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DURBIN DISCUSSES HIS RECENT VISIT TO IRAQ, AFGHANISTAN & PAKISTAN

Tuesday, October 10, 2006

[WASHINGTON, DC] – Returning from an official visit to Iraq and Afghanistan, Sen. Dick Durbin called the situation in Iraq “grim evidence of a poorly planned strategy.”

“America has the best military in the world and the brave soldiers that I met over the last week are a source of pride for all of us. But our military and the billions of dollars we continue to spend are no match for a devastating civil war and an Iraqi government bitterly divided by age-old hatreds.”

“Our troops have done a tremendous job securing government centers and travel routes within the Green Zone. Insurgent attacks against our troops within the Green Zone have decreased since I visited last year, but the civil war outside those fortified enclaves threatens to wipe away much of the progress we have made.”

“The danger to our troops grows by the day. I am still haunted by the knowledge that while I was meeting with our commanding generals two of our soldiers lost their lives to a roadside bomb just blocks away. During the week that I traveled to Iraq 27 American soldiers died.”

“Four years into this war there are few pockets of safety in a country where every road, every street corner and every market in Baghdad is a lethal target. Over the weekend that I was in Baghdad the bodies of sixty victims of sectarian gangland slayings were recovered.”

“The Bush Administration went into this war without a plan and now stubbornly clings to a political slogan to define its strategy.”

“I will not forget the soldier who pulled me aside and told me ‘Senator, staying the course will not win this war’.”

“Even the most determined General told us we have six months to determine whether our efforts will be successful.”

“It is time for us to serve notice on the Iraqi government that unless they meet clearly defined goals in a timely fashion we will begin the redeployment of our troops. Those goals include an Iraqi military and police force prepared to stand and defend its own country; improvement in the basics of life like electricity and safe drinking water; reconstruction of oil and gas facilities; providing basic government services based on need rather than political or religious favoritism and an end to the militias.”

“We owe it to our soldiers and the people of this country to reject political slogans and accept the reality of the grim situation we face. America has deposed a dictator, liberated a nation and given the Iraqis their first free elections. Now it is up to the Iraqi people and their elected government to take the lead and allow our troops to come home. If the Iraqis do not have the political will to create and defend their own nation, we cannot do it for them.”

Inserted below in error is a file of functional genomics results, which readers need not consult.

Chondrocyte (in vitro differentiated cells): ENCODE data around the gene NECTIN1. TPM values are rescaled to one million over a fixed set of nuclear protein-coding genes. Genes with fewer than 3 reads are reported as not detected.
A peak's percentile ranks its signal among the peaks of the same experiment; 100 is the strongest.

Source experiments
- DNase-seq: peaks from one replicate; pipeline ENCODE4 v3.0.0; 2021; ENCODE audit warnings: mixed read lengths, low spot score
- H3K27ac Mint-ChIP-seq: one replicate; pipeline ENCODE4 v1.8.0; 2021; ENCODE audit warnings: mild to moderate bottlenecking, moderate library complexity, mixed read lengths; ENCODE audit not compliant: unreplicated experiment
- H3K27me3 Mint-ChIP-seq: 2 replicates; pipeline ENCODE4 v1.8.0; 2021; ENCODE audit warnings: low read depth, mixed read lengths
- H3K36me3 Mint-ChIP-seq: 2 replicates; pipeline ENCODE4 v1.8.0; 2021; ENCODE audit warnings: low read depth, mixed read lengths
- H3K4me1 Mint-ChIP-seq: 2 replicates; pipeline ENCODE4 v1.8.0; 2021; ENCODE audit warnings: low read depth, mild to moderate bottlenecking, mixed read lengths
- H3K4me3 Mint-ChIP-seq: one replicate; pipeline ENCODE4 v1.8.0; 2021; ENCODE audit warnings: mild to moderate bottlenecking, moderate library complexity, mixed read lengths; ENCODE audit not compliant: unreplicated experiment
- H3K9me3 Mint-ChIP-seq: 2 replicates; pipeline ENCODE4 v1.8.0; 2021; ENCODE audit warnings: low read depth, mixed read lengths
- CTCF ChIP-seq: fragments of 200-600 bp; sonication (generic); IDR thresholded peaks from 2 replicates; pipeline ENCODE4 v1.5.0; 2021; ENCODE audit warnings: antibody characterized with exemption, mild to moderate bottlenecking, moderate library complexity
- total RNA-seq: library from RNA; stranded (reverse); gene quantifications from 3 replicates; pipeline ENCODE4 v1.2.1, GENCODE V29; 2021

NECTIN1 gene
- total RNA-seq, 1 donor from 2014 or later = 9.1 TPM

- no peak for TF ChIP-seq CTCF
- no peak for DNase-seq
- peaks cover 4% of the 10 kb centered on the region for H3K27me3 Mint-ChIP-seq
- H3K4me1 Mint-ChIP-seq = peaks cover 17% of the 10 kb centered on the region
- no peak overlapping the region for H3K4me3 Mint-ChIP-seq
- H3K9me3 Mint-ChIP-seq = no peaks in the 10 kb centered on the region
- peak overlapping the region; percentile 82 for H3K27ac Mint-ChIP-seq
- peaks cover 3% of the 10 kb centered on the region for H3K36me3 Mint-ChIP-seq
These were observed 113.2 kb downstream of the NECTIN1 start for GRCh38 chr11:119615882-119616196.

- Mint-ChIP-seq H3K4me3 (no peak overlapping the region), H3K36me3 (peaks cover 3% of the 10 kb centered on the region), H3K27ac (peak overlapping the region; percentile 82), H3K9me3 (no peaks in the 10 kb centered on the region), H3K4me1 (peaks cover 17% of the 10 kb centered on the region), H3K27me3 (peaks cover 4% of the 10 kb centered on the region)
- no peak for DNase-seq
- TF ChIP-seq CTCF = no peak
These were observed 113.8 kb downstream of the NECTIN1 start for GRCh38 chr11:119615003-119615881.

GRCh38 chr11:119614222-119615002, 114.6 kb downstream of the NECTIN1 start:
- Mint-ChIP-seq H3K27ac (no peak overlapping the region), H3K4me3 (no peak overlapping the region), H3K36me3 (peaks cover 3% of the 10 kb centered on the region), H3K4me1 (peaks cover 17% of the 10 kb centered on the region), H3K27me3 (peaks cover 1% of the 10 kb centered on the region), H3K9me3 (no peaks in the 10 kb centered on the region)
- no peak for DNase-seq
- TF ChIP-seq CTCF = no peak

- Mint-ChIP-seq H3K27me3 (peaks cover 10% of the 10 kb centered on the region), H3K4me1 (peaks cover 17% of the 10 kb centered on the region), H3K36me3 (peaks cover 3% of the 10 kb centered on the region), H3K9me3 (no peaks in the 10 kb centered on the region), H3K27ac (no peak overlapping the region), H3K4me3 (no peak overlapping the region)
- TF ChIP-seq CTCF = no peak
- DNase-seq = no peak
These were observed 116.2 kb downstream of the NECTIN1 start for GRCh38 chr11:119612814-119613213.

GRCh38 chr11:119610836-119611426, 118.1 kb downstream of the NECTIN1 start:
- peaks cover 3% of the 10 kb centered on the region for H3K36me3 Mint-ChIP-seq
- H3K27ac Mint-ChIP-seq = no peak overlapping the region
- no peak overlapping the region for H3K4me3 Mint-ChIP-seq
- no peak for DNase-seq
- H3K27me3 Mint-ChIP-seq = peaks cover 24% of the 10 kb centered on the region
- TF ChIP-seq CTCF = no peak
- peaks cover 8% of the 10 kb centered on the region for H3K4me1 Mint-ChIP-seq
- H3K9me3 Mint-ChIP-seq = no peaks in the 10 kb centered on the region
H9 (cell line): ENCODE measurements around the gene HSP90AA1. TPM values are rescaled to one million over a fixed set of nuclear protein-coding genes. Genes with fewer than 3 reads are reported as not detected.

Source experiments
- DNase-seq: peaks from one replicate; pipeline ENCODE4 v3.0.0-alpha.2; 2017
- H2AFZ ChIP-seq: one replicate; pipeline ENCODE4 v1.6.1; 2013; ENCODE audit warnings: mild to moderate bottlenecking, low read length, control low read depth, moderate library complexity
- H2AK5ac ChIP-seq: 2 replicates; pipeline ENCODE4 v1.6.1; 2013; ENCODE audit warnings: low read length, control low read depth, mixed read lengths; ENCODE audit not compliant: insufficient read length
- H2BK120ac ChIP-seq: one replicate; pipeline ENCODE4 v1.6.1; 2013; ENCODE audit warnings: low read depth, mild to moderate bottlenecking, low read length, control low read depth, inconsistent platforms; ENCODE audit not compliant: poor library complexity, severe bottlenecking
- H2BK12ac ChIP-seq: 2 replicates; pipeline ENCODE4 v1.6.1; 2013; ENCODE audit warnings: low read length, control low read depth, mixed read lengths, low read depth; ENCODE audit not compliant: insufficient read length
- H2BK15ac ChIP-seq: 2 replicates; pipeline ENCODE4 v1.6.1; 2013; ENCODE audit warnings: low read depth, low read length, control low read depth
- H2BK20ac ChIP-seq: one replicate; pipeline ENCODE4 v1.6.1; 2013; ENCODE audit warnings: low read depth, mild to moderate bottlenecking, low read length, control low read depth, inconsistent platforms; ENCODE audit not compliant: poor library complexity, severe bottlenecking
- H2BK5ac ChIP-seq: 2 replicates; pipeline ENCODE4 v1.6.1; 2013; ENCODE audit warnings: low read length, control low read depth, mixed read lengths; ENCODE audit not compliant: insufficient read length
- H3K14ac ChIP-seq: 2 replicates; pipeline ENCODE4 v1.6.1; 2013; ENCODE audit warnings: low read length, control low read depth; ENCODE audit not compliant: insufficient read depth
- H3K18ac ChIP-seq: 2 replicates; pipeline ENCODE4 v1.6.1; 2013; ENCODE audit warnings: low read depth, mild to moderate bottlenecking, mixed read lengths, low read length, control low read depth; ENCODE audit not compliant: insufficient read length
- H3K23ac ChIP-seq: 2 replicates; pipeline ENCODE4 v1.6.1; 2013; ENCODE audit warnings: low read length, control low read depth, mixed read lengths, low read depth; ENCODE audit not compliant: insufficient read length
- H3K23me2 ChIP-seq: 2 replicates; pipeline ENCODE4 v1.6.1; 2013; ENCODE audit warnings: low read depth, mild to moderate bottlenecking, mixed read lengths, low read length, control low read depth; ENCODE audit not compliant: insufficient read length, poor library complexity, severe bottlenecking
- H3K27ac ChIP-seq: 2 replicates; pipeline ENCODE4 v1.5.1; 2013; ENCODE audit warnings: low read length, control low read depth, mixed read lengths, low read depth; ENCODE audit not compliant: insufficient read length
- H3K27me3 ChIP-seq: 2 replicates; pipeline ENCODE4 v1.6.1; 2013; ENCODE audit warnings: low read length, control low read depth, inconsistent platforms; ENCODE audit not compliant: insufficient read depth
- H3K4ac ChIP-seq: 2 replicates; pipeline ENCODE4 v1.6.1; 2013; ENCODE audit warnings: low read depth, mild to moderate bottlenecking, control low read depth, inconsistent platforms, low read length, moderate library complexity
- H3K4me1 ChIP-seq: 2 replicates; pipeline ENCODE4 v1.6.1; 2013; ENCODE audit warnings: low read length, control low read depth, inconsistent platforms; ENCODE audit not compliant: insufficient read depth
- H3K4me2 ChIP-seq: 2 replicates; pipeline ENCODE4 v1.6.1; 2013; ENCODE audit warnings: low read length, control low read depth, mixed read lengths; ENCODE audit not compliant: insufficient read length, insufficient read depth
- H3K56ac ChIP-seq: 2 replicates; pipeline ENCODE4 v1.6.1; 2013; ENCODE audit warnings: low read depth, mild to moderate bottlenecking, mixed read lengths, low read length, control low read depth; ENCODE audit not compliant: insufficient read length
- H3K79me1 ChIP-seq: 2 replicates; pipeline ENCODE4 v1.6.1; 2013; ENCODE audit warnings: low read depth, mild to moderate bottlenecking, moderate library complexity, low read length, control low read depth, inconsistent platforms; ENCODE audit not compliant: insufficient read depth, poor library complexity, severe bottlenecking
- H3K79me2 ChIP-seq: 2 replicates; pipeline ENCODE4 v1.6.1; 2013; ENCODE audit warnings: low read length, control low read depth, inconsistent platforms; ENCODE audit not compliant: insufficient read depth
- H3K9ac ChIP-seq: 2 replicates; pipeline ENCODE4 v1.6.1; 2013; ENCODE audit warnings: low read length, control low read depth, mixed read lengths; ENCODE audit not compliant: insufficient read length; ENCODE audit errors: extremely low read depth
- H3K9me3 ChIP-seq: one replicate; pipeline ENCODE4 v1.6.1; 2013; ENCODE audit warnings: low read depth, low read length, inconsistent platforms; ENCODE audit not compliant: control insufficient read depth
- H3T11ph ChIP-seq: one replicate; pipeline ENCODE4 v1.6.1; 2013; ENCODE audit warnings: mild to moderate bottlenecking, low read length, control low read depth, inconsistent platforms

“In stark contrast Afghanistan has the potential to become a stable and secure nation. Meeting with President Karzai, NATO commanders and American military and civil leaders, I left with a belief that we can prove in Afghanistan that the forces of terror can be conquered.”

“At the core of my hope is a country which has a fierce pride and a strong national identity which has endured for centuries. They have driven the British and the Soviets from their soil and take pride in calling themselves Afghans. They have a strong leader in President Karzai and have forced the Al Quaida and Taliban forces into a desperate position.

“There are three imperatives for success in Afghanistan. We must continue to support the international effort headed by NATO. We must make reconstruction and the eradication of the poppy cultivation high priorities. And we must create stronger border protection between Pakistan and Afghanistan.”

“Pakistan has been a key ally in our effort but their recent decision to declare Wazuristan as an off-limits province is creating a safe haven for Taliban terrorists and illicit border crossings. The planned summit of Afghan and Pakistani civil and religious leaders is an opportunity for new dialogue and a more effective effort to contain the terrorists.”

“America would have been wiser to focus on Afghanistan and our original goal of defeating the perpetrators of 9-11, but it is not too late to recalibrate and finish the job.”

 

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